Evan Howell

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Evan Park Howell
36th Mayor of Atlanta
In office
January 1903 – January 1905
Preceded byLivingston Mims
Succeeded byJames G. Woodward
Personal details
Born(1839-12-10)December 10, 1839
Warsaw, Milton County, Georgia
DiedAugust 6, 1905(1905-08-06) (aged 65)
Atlanta, Georgia
Resting placeWestview Cemetery, Atlanta, Georgia
SpouseJulia Adelaide Erwin
EducationGeorgia Military Institute
Military service
Allegiance Confederate States
Branch/service Confederate States Army
Rank Captain
Unit1st Georgia Infantry
Georgia Light Artillery
Battles/warsAmerican Civil War

Evan Park Howell (December 10, 1839 – August 6, 1905) was an American politician and early telegraph operator, as well as an officer in the Confederate Army during the American Civil War.

Early years and education[edit]

Evan Howell was born to Effie Howell (née Park) and Atlanta pioneer Clark Howell, Sr. in Warsaw, Georgia (then in Forsyth County, now Milton County) on December 10, 1839.[1][2][3] He became a runner and pupil of Atlanta's first telegraph operator, D.U. Sloan, at the age of twelve. In 1855 he attended Georgia Military Institute in Marietta. He read law in Sandersville, and briefly practiced law in Atlanta before the outbreak of war.

Military service[edit]

In 1861, he joined the infantry, enlisting in Georgia's First Regiment.[1] Within 2 years, Howell was promoted to first lieutenant. He fought under Stonewall Jackson in Virginia, and then was sent west, where he fought in the Battle of Chickamauga and the Atlanta Campaign, in which he defended the city as a captain of artillery.[4] He ended the war in Hardee's Corps as captain of Howell's Battery, Georgia Light Artillery.

Business and political career[edit]

Upon his return, he farmed for two years, clearing and selling lumber on his father's land near Atlanta. Then for a year he was a reporter, then city editor, of Atlanta's Daily Intelligencer. In 1869 he returned to practicing law and served in a number of political positions including member of city council, member of the state Senate, and solicitor-general of the Atlanta circuit. One of his law clients was The Atlanta Constitution, where he learned E.Y. Clarke was willing to sell his one half interest in the paper.[4] In 1876, Howell purchased the 50% interest in The Constitution and became its editor-in-chief. For the next 25 years, the paper was owned by Howell and the managing partner, William Hemphill. Both Hemphill, and later Howell, would go on to serve as Mayor of Atlanta.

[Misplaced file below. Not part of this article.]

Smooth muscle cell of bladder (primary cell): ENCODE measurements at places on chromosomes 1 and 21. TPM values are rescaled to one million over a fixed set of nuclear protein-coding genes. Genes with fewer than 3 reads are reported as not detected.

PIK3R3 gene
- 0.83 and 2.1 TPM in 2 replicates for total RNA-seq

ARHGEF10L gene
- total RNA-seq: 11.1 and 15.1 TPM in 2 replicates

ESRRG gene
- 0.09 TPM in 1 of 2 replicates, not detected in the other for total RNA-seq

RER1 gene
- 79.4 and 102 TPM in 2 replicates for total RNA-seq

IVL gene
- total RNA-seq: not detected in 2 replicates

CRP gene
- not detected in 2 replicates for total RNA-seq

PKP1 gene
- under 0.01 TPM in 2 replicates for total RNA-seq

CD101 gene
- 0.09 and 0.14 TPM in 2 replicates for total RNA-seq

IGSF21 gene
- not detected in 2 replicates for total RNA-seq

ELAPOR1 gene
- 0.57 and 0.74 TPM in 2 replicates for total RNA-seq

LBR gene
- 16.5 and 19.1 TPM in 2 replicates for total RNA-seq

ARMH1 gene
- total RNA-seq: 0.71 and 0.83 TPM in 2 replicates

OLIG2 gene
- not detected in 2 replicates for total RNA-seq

With Richard Peters, Samuel M. Inman, Lemuel Grant, and James W. English, he purchased the buildings on the site of the International Cotton Exposition of 1881 and made it the Exposition Cotton Mills, which were successful for many years.

While editor of the Constitution in 1895, he sent out transcripts of Booker T. Washington's separate as the fingers speech across the country.

He served on the Atlanta City Council numerous times, and served as mayor shortly before his death there on August 6, 1905.[2][5] His son Clark Howell took up his mantle at the Constitution.


  1. ^ a b Reed, Wallace P., ed. (1889). History of Atlanta, Georgia. Vol. II. Syracuse, New York: D. Mason & Co. pp. 71–73. Retrieved April 26, 2022 – via Internet Archive.
  2. ^ a b Franklin Garrett Necrology Database - Atlanta History Center
  3. ^ Johnson, Rossiter; Brown, John Howard, eds. (1904). The Twentieth Century Biographical Dictionary of Notable Americans. Vol. V. Boston: American Biographical Society. Retrieved April 26, 2022 – via Internet Archive.
  4. ^ a b Nixon, Raymond B., Henry W. Grady: Spokesman of the New South, Knopf, 1943, p.128
  5. ^ "Evan P. Howell, of Atlanta, Dead". The Macon Telegraph. Atlanta. August 7, 1905. p. 1. Retrieved April 26, 2022 – via Newspapers.com.

External links[edit]

Preceded by Mayor of Atlanta
January 1903 – January 1905
Succeeded by